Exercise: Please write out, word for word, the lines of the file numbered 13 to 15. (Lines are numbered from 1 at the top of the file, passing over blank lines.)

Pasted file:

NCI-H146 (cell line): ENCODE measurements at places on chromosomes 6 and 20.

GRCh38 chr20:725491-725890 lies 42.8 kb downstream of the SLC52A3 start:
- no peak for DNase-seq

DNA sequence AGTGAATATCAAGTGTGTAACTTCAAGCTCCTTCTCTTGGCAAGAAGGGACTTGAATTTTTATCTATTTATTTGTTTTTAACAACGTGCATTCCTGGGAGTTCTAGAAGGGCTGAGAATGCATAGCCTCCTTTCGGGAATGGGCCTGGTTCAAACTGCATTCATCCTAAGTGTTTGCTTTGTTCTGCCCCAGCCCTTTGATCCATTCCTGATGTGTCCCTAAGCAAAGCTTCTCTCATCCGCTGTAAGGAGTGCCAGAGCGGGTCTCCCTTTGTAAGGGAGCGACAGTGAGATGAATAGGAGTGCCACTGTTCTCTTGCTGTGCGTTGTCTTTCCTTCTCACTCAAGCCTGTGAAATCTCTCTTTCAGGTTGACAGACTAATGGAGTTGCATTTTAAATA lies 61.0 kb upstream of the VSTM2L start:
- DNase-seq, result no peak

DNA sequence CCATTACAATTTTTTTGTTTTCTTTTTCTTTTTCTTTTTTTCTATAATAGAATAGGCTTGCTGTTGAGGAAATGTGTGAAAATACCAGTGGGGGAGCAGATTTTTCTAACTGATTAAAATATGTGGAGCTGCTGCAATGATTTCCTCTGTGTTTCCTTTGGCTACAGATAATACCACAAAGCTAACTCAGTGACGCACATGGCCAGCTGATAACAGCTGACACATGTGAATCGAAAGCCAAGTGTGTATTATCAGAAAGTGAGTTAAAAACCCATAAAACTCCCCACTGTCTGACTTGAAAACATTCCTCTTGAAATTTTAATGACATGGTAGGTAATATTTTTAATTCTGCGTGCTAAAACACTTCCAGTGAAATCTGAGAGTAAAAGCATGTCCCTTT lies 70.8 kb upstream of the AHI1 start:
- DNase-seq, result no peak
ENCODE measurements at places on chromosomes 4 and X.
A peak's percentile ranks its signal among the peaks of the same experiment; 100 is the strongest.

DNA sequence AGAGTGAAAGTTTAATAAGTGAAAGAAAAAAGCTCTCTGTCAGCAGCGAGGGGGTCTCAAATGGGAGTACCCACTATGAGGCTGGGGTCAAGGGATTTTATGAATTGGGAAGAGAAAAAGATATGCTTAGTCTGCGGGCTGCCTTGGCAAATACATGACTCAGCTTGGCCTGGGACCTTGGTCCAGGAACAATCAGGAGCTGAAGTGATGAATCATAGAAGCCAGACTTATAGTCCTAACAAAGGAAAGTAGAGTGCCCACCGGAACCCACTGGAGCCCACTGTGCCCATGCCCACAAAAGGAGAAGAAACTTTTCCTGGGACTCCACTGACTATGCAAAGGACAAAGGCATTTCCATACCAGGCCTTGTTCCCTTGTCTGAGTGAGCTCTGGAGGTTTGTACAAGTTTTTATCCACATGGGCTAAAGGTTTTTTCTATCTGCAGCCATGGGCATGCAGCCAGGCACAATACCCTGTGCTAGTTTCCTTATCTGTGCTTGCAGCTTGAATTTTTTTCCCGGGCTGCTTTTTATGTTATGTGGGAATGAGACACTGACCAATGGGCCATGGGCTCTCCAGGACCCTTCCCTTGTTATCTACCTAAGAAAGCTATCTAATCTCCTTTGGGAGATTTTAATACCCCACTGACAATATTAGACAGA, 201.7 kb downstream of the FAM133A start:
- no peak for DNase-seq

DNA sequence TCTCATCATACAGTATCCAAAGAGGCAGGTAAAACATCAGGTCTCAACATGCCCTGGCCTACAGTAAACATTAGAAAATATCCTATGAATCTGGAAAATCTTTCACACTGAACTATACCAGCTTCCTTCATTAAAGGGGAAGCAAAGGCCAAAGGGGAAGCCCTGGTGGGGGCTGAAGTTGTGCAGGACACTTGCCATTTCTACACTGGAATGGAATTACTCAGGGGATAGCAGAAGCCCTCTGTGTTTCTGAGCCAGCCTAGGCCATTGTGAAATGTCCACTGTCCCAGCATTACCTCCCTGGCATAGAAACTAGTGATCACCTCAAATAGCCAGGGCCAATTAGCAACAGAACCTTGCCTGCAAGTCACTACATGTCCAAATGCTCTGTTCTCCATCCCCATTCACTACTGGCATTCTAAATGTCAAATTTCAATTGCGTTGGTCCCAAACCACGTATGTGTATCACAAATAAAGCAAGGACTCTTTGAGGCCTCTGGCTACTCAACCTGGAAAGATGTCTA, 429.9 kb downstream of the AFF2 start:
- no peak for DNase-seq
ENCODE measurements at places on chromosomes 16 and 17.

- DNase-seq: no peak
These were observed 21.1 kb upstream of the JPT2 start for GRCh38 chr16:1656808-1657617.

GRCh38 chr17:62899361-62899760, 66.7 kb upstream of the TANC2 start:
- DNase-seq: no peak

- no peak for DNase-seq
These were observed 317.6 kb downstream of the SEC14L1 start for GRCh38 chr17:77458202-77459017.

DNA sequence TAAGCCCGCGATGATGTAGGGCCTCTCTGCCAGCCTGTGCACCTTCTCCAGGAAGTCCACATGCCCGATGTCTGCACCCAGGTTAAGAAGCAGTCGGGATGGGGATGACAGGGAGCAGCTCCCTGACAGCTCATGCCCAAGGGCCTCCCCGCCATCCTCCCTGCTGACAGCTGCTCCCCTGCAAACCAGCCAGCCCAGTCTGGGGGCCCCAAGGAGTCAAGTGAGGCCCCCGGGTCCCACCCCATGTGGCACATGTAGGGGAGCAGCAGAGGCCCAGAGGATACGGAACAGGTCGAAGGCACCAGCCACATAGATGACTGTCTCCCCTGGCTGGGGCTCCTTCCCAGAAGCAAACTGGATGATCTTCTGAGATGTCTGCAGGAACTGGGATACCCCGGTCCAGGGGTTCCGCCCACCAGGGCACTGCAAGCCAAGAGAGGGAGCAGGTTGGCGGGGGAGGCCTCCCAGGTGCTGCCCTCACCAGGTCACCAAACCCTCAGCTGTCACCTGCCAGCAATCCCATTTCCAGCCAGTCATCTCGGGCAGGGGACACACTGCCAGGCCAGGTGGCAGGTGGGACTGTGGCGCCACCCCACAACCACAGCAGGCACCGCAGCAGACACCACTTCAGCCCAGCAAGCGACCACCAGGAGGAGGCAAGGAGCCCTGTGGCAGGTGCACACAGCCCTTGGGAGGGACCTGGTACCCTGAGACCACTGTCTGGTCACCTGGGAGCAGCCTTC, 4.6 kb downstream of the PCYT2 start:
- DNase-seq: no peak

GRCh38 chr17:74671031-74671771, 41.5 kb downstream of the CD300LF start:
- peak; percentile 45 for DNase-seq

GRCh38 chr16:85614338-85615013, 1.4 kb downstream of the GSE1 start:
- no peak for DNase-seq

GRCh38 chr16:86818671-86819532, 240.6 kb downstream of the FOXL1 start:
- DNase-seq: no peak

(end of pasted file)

- no peak for DNase-seq
ENCODE measurements at places on chromosomes 16 and 17.

- DNase-seq: no peak